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  • Jessie Mayo

Easing back into exercise post lockdown

Melbourne and Victoria have experienced 'unprecendented' 'unprecedented' times in 2020. With lockdown lasting longer than most places our habits have changed dramatically. Our routines have been turned on their heads with changes to our work environments, home life, exercise patterns, as well as eating habits. After enduring a long, lockdown winter we are now able to enjoy some of those freedoms we were dreaming of.



If you are looking to return to the gym, or get back into a home routine after a potentially long hiatus over lockdown, it is important that you approach this with caution. After a period of rest or altered exercise routine our body and tissues change and adapt to the new normal. You may have lost strength, altered your posture, reduced your cardiovascular capacity. You are now at a new baseline and as such your return needs to be in line with this new normal and then built upon.



Here are some tips to help you return smoothly and safely to exercise.


1. Firstly think about building your foundation. Your strength foundation and your movement foundation.

- Going back to basics and dropping your previous weights to 50-60% can help ensure your movement patterns are fluid and strong before you start increasing the weight.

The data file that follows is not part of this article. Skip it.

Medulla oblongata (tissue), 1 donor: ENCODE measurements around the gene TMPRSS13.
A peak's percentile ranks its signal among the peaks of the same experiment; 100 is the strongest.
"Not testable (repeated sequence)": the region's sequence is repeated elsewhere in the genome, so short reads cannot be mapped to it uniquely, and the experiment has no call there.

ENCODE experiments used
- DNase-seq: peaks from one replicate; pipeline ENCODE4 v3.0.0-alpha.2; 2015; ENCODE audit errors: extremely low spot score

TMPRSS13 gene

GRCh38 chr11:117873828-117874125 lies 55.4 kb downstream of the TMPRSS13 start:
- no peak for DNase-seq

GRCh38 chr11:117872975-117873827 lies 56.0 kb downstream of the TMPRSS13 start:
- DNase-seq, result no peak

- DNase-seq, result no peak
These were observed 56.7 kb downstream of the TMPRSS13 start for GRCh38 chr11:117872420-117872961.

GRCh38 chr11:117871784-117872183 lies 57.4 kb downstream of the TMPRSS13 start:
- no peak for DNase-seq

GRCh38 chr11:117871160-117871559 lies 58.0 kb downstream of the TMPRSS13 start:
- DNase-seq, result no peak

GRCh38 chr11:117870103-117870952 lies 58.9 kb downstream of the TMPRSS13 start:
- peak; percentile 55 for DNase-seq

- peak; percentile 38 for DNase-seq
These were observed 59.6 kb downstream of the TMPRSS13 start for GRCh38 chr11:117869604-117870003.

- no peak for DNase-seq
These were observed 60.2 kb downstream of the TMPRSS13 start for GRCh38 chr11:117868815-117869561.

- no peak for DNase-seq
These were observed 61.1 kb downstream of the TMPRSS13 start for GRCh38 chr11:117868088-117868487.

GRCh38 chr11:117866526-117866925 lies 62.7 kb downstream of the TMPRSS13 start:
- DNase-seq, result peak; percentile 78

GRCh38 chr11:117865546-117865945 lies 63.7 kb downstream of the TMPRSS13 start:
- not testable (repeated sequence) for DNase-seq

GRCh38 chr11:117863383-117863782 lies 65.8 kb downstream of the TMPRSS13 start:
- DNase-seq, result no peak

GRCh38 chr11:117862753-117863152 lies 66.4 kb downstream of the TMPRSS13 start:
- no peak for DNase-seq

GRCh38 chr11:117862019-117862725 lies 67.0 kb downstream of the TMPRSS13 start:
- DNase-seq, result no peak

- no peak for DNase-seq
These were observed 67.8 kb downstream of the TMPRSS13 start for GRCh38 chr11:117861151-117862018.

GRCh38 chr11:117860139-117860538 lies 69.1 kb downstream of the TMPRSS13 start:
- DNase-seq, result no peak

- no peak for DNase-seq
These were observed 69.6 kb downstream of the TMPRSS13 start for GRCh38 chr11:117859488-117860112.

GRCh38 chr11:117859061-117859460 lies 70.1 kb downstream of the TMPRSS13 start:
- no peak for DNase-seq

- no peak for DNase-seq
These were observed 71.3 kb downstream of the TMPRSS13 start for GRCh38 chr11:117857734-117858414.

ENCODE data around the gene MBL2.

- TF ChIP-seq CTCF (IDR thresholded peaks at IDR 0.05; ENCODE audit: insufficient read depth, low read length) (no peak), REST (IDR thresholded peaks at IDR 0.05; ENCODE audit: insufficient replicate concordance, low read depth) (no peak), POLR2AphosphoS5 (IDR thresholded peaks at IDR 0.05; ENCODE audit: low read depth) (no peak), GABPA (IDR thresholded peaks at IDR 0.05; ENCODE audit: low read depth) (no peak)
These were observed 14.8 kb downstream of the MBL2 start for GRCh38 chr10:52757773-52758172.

- Form first - technique is important to ensure you are loading the appropriate tissues and not adding undue strain on your spine for example.


2. Make sure you include a good warm up and cool down.

- warming up will get the blood running to your muscles ready to get to work.

- performing body weight movements through range will ensure your joints and muscles are ready to load through this range.

- muscle activation exercises prior to strength training or cardio will improve your efficiency and posture.

- cooling down with stretches and gentle movement will help your body go into recovery mode



3. Have rest days and expect some muscle soreness.

- Muscles, tendons, bones and ligaments all take time to recover post loading. 48 hours recovery post loading can help reduce the risk of overload injuries. Planning your week of exercise can help you be prepared.


4. Build gradually.

- Getting back exercising might make you feel all sorts of wonderful, with the endorphins running through your body. Do not get too excited. Slowly build your weights, your volume, your intensity again to limit your risk of overloading. Building one variable at a time by between 10-15% can be a rough gauge, noting that everyone is individual and everyone has had a different lockdown experience. Slow and steady wins the race.



5. Think about how you are fuelling you body. Eating before and after exercise can help you have the energy to perform the training and then recover well. Sleep is also important. Sleep is the best recovery you can do.


6. Consult a health professional, if in doubt, to help guide you and ensure you return safely and consistently.


7. Do not push through niggles. Seek advice. We want to hit 2021 feeling happy and healthy.





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